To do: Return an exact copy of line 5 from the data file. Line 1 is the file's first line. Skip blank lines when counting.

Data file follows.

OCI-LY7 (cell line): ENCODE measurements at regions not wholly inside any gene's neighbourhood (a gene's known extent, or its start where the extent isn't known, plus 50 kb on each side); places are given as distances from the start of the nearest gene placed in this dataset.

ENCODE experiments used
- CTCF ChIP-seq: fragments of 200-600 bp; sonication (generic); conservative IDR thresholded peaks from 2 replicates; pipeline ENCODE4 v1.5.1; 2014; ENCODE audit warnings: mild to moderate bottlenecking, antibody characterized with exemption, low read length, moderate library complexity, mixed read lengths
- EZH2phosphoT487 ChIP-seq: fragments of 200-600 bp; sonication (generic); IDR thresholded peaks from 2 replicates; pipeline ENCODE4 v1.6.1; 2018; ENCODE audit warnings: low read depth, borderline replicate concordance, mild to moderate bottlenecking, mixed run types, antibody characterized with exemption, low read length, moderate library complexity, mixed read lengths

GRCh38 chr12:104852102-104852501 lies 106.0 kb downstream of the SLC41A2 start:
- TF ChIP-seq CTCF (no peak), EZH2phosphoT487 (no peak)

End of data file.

GRCh38 chr12:104852102-104852501 lies 106.0 kb downstream of the SLC41A2 start: